• Click Start (in Vista or in 7, Windows Orb)
  • Click on Run...
  • Type or copy and paste chkdsk /r
  • Notice the space between the k and /
  • Click OK
  • You will be prompted that it cannot run, and
    asked if you'd like it to run at startup, Enter
    Y for Yes
  • Press Enter
  • Restart Your Computer
Chkdsk will run, the percentage of completion will even appear to go backwards at times and this process make take several hours to a couple days to complete. Once it has finished, your computer will restart.

Please report temperatures/screen shots and include the voltages of the power supply. Does the computer randomly shutting off anymore after chkdsk.

Edited by Ferrari, 20 March 2010 - 08:29 AM.

  • 0



    Member 4k

  • Member
  • PipPipPipPipPipPipPip
  • 4,302 posts
Follow what Ferrari is suggesting.

To answer this question.

What would cause the computer to shut off, but the motherboard is still on until I turn the power supply off?

The light is 5vdc standby power and will always be there if the PSU is on and putting out the 5vdc.
  • 0



    Grumpy Ol' MSgt (Ret.)

  • Retired Staff
  • 3,997 posts
  • MVP

The light is 5vdc standby power and will always be there if the PSU is on and putting out the 5vdc.

To clarify just a bit, that standby voltage will always be there if the power supply is plugged in, and IF equipped, the master switch on the back of the supply is set to on. If, like many, your PSU does not have a master power switch, then that standby voltage is always there when the PSU is simply plugged in to the wall. It is this standby voltage that, among other things, signals the PSU to start when you press the front panel power button to start your computer.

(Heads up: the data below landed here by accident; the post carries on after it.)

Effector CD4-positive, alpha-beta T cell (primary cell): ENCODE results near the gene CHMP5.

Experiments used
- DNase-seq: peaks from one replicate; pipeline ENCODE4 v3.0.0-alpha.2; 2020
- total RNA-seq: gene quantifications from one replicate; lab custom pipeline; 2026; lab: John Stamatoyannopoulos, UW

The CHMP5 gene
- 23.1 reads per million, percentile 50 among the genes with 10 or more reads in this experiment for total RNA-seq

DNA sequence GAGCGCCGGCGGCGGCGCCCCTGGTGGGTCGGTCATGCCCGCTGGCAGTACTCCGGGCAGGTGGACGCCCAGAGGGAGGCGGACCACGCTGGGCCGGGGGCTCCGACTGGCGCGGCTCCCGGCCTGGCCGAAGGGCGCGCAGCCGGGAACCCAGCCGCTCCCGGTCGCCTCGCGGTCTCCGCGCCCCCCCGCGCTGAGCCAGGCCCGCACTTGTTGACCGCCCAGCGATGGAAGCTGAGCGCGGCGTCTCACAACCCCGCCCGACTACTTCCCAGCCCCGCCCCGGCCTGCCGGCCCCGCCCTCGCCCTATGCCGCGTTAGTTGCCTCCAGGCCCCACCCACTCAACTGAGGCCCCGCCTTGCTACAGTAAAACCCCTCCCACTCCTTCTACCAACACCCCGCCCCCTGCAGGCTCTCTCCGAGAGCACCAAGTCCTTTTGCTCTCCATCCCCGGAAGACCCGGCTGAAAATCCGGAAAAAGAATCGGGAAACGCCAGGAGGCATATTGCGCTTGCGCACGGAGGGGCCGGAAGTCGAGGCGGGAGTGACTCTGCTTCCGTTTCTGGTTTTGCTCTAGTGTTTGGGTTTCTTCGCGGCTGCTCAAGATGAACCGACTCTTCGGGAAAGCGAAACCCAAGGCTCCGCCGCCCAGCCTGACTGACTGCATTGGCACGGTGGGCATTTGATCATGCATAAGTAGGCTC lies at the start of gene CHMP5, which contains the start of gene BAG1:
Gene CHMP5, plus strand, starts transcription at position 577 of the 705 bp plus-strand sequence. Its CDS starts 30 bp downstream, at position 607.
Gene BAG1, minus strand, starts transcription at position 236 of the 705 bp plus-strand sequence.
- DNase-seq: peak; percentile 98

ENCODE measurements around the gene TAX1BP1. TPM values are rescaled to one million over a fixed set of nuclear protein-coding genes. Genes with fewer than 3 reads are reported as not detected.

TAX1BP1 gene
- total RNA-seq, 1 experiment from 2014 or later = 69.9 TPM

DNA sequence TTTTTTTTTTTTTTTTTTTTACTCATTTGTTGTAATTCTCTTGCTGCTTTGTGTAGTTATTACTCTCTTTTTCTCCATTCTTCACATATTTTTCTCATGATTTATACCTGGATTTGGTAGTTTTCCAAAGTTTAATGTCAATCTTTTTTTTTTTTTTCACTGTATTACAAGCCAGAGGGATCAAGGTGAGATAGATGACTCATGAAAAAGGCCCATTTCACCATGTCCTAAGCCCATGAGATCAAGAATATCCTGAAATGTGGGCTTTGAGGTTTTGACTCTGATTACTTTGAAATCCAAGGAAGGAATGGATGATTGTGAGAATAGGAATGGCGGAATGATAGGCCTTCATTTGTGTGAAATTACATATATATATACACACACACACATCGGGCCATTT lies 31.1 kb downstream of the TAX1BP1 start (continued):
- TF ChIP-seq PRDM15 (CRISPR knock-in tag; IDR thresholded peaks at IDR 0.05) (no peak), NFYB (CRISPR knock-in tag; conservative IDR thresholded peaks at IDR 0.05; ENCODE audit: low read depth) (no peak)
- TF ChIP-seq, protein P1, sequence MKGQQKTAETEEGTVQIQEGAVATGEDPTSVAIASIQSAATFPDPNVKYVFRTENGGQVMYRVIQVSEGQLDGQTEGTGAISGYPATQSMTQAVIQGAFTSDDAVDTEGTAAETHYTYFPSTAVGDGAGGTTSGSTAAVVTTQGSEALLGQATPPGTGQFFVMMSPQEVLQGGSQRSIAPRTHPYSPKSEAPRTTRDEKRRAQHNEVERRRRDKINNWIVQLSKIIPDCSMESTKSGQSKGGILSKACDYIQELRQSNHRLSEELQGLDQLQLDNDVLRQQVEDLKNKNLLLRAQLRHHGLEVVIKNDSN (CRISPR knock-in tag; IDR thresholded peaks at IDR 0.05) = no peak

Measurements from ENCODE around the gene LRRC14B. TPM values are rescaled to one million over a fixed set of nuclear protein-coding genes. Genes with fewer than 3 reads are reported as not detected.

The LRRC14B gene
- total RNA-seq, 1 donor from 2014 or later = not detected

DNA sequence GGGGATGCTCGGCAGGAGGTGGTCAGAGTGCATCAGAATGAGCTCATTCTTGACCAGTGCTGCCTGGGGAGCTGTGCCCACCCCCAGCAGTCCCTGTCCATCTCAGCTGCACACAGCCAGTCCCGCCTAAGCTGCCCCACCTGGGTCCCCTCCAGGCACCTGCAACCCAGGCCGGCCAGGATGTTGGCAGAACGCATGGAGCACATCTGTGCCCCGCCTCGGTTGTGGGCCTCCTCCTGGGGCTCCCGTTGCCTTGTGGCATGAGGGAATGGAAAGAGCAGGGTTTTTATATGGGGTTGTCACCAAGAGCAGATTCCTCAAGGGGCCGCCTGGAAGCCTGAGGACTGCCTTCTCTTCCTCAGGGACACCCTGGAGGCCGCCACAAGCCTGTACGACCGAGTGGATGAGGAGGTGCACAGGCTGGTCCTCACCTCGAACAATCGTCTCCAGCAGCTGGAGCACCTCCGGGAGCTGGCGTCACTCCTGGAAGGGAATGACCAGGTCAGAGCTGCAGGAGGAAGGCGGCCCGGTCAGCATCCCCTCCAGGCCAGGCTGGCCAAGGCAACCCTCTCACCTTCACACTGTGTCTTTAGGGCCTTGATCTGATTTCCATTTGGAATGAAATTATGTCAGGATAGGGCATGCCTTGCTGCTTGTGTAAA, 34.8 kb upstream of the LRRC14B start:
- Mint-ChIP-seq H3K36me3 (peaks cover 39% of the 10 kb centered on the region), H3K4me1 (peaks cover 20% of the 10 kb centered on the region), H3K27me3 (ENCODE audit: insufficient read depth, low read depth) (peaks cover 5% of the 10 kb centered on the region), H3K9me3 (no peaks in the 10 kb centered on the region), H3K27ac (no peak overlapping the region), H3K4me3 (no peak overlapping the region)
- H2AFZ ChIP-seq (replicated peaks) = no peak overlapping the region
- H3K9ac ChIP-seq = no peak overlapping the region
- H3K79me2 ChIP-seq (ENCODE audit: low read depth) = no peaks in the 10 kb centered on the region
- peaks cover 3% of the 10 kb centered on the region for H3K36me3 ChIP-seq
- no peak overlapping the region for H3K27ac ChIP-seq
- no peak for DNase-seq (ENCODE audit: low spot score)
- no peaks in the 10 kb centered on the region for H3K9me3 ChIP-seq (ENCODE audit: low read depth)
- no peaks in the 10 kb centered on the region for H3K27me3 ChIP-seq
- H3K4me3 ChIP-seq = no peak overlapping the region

That LED you see is really a warning - telling you there is power present and to unplug before reaching in to clean, or to add or remove hardware, especially RAM.

Sudden shutdowns and reboots can be caused by many things - but certainly heat must be ruled out quickly. So I agree with Farrari's approach. Do note that effective cooling is achieved by good air flow and not by the number of fans in the case. You want a decent flow from front to back through the case. Fans blowing in from all directions can cause turbulence and disrupt flow. Make sure your fan are blowing the right way.

Also, multiple intake fans means more heat trapping dust is sucked in too.

Other causes of sudden reboots are malware, leaky capacitors, failing or stressed power supply, failing RAM, failing motherboard. Have you scanned for malware? Inspect your motherboard for bulging or leaky capacitors (they look like tall soda cans). You can test RAM using one of the following programs. Both require you to create and boot to a bootable floppy disk or CD to run the diagnostics. Allow the diagnostics to run for several passes or even overnight. You should have no reported errors.

Windows Memory Diagnostic - see the easy to follow instructions under Quick Start Information.
MemTest86+ (for more advanced users) - an excellent how-to guide is available here.

Alternatively, you could install a single RAM module and try running with that to see if it fails. Repeat process with remaining modules, hopefully identifying the bad stick through a process of elimination.
  • 0

Similar Topics

0 user(s) are reading this topic

0 members, 0 guests, 0 anonymous users

As Featured On:

Microsoft Yahoo BBC MSN PC Magazine Washington Post HP